I’m finally going for it. Up until this point, I’ve primarily kept the reviews on this site to novels and screen adaptations of novels, with the occasional exception for other major geek movies, short story collections, and miscellaneous.
I have not regularly reviewed my comic book reading, mainly because I consider prose novels more my specialty, being, y’know, a novelist and all.
However, with a decent amount of comic geekery also under my belt, and with much of my recent and planned near-future writing being superhero satire collaborations with my husband (Matt Carter of Almost Infamous: A Supervillain Novel), and with a giant stack of comic books from under the Christmas tree likely to fill my recreational reading schedule for some time, I’m taking you guys along for the ride!
Heads up, I read by the volume, or occasionally the compendium, not by the issue, and with my storytelling expertise generally resting in a far less visual arena, I won’t emphasize the artwork heavily in my ratings, unless something strikes me as mind-blowingly good or bad.
So let’s get started!
By Tom Taylor, David López, David Navarrot.
Laura Kinney, aka X-23, has taken up the Wolverine mantel from Logan, the original Wolverine and her clone-dad (because chromosomes and DNA are completely extricable in superheroland; go with it). When she discovers that more clones of her exist, and have escaped from their lab to wreak havoc, she sets off to track them down and defuse the situation before they can be exterminated by one organization or another that assumes they’re inhuman monsters.
Pause, time-out, and cue obligatory dialogue on the common practice of creating female versions of popular male superheroes:
Some women (not unreasonably) celebrate this kind of fast-tracked inclusion into the recognizable super pantheons and the much-needed representation it adds, while some argue (also not unreasonably) that the assumed need to piggyback on a male character’s legacy in order to be noteworthy is insulting. Some fans of the copied male characters argue (not always unreasonably) that the female versions tend to be written as pale imitations and end up sounding or feeling inadvertently sexist for favoring the male originals, while multitudes of assholes (completely unreasonably) hide behind this guise of loyalty to the originals in order to be definitely sexist and rail against the concept of female characters who function as anything other than prizes existing at all.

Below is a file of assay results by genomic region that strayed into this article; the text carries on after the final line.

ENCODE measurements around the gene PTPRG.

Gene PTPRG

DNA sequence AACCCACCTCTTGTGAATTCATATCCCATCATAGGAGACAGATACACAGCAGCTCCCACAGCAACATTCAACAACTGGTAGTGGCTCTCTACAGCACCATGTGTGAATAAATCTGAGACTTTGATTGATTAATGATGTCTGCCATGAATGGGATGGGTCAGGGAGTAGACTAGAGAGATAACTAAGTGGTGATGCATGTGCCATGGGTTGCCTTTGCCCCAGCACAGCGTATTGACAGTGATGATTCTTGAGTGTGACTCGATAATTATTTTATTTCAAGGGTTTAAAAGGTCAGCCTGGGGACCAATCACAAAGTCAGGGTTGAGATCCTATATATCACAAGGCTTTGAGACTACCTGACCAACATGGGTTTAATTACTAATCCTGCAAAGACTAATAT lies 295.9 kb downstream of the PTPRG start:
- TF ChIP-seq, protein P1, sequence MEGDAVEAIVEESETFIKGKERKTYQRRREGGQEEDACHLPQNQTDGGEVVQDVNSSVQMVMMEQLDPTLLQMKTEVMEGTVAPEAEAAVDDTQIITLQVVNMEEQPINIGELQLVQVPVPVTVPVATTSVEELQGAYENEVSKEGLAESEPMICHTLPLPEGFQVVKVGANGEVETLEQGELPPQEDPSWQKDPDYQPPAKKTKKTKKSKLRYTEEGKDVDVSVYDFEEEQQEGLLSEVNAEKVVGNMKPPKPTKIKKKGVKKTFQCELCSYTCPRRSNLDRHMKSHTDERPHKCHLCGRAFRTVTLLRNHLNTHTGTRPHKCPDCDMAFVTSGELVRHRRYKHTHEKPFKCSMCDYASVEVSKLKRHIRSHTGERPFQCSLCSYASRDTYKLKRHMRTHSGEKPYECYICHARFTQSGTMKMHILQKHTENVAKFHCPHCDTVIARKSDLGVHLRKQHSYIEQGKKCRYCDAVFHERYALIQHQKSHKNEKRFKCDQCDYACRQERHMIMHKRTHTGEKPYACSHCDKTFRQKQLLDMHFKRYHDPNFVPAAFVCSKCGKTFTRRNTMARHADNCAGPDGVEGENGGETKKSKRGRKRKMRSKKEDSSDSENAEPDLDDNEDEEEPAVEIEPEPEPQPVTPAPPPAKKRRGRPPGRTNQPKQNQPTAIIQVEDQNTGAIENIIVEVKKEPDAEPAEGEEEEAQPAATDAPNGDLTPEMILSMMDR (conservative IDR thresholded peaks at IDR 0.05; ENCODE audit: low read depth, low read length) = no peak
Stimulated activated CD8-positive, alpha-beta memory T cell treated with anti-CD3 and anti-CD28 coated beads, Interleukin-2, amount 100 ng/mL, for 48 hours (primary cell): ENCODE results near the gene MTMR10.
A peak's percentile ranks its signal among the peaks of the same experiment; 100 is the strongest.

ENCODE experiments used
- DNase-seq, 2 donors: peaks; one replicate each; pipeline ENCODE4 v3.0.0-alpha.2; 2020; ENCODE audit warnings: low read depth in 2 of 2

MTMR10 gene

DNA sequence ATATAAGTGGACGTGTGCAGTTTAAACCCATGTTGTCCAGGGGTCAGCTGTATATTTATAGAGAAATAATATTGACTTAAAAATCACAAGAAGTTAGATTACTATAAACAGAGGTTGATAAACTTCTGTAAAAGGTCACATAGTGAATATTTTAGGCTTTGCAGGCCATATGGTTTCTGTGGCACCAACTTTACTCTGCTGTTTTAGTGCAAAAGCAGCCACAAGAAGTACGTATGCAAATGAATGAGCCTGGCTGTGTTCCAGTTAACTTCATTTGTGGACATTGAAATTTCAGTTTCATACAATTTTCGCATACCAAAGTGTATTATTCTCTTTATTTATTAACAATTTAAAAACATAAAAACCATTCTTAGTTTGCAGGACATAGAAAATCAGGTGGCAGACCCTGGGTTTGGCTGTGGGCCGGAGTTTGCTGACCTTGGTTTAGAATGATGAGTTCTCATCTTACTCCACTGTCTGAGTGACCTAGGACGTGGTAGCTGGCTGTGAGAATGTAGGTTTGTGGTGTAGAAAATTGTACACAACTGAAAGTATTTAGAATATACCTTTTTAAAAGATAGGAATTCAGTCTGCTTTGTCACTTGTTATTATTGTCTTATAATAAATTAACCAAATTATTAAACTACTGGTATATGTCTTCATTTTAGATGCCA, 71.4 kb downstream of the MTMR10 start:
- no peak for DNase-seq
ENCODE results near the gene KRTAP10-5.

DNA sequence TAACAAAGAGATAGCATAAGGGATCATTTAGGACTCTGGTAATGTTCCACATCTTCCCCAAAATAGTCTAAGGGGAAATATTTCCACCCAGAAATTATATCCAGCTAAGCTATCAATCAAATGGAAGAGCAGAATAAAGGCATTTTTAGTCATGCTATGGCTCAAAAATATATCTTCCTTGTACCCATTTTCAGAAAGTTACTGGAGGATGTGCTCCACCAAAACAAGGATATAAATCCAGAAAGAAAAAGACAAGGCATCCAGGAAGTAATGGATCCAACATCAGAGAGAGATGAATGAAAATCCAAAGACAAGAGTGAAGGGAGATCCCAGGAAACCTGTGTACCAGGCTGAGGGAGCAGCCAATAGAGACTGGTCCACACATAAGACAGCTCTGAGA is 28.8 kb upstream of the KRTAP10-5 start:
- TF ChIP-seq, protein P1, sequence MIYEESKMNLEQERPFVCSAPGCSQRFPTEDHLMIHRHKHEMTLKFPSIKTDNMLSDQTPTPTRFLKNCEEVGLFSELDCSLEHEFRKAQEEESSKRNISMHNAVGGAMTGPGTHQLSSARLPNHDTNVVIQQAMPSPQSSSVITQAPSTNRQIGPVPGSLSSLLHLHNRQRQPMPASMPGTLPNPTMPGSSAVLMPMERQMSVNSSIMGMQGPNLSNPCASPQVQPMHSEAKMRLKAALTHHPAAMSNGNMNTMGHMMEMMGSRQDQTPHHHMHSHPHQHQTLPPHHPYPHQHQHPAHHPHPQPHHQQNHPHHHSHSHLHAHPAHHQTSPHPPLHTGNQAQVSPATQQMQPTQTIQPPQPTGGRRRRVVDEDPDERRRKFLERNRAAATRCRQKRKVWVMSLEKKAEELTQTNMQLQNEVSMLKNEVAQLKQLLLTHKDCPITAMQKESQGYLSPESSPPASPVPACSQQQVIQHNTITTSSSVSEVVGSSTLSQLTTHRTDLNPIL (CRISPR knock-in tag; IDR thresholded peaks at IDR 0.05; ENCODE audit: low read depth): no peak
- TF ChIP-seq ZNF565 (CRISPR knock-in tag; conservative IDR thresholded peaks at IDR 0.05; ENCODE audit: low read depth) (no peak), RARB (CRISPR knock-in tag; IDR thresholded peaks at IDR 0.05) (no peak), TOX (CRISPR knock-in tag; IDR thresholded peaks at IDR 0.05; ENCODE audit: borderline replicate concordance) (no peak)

It’s a shitshow of an issue, and it has many full articles devoted to it, and it deserves many more.
So let’s skip the big picture for now and focus on the story at hand and its individual effectiveness.
Anyone expecting Laura to be Logan will be disappointed. As she’ll tell you herself, she’s not. She’s not the same over-the-top killing machine he was either. But that’s not a bad thing.
Back to our regularly scheduled downside. The twist-cliffhanger of this volume could have been better set up, and the simple fact that much of the cast is made up of clones makes it a little difficult to keep track visually of who’s where in some of the faster action scenes.
Laura’s an instantly likeable hero, and the challenge of establishing a character born in a beloved older character’s shadow combines beautifully with her nature as a weaponized clone (now one of many), to create a well-fueled tale of identity crisis and self-discovery.
Logan and Angel are also enjoyable in their brief roles, acting as a refreshingly positive mentor and boyfriend respectively, without hijacking the story, and Doctor Fate’s appearance is a comedic highlight.
Altogether, while the clone conspiracy plotline is duly serious, it’s the self-aware humor and believable affection between the characters that makes this series opener memorable, and makes me look forward to more.
Agree? Disagree? Comments are always welcome (just keep it civil, folks)! Or keep up with my fictional musings by joining me on Facebook, Pinterest, Twitter, or by signing up for email updates in the panel on the right!